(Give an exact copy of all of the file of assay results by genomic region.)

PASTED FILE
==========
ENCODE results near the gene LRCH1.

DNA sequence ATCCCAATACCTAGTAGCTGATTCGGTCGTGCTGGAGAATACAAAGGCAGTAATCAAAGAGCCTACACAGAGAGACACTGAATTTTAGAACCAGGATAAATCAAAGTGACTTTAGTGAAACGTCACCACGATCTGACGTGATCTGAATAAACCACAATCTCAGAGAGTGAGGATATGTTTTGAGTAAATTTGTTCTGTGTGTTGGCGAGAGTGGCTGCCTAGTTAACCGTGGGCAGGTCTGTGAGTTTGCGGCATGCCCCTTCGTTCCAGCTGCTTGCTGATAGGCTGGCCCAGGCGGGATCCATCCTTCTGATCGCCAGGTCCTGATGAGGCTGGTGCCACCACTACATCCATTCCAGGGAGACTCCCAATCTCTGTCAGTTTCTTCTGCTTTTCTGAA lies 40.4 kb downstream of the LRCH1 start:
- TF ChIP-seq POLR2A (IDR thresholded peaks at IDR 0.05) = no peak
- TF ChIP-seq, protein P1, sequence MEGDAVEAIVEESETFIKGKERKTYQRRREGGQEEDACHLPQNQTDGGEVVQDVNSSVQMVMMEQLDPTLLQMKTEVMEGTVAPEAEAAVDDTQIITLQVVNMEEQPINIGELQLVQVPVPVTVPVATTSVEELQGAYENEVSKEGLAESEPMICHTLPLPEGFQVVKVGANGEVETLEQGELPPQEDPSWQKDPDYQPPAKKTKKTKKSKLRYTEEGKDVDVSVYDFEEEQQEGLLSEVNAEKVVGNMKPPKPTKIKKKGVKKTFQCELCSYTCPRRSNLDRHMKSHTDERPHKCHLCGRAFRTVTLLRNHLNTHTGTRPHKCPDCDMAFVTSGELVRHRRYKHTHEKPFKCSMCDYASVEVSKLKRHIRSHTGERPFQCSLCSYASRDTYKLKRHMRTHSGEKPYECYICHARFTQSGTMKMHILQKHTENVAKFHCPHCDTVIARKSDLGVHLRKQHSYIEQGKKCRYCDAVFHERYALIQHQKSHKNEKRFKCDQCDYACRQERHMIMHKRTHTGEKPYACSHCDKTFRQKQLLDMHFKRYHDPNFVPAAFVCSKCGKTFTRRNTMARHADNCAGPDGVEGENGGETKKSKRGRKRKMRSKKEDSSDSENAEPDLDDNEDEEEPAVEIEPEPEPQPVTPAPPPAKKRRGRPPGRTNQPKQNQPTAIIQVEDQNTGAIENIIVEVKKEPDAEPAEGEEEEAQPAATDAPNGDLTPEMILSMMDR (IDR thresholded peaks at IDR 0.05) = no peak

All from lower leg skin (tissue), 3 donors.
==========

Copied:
ENCODE results near the gene LRCH1.

DNA sequence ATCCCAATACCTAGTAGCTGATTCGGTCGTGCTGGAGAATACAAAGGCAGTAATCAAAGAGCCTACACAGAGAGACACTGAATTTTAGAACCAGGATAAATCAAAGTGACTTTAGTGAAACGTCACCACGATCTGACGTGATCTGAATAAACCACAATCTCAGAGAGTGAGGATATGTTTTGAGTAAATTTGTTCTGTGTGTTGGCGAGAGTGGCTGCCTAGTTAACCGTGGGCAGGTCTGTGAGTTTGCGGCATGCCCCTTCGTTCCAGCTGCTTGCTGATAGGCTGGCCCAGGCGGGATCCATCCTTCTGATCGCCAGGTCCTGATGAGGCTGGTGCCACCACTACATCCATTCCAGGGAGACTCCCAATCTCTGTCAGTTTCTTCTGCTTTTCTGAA lies 40.4 kb downstream of the LRCH1 start:
- TF ChIP-seq POLR2A (IDR thresholded peaks at IDR 0.05) = no peak
- TF ChIP-seq, protein P1, sequence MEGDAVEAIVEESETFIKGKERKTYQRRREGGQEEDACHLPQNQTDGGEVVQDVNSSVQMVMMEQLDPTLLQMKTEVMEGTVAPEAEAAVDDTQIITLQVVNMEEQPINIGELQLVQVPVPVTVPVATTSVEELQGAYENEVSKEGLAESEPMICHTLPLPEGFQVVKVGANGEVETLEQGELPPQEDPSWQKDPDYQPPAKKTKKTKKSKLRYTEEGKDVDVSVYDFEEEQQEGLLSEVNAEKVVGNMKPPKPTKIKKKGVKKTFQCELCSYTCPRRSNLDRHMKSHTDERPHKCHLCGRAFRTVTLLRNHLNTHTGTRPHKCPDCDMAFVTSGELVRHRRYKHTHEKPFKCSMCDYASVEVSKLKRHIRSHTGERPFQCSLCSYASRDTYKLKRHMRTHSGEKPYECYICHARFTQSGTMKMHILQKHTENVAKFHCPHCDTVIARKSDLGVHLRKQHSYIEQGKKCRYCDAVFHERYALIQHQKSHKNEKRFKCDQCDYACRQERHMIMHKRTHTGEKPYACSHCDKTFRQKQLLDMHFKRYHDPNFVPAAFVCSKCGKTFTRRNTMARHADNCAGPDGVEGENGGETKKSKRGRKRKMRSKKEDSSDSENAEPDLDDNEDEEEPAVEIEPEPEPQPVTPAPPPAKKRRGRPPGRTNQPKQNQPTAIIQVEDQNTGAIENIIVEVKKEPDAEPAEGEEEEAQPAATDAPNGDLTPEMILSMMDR (IDR thresholded peaks at IDR 0.05) = no peak

All from lower leg skin (tissue), 3 donors.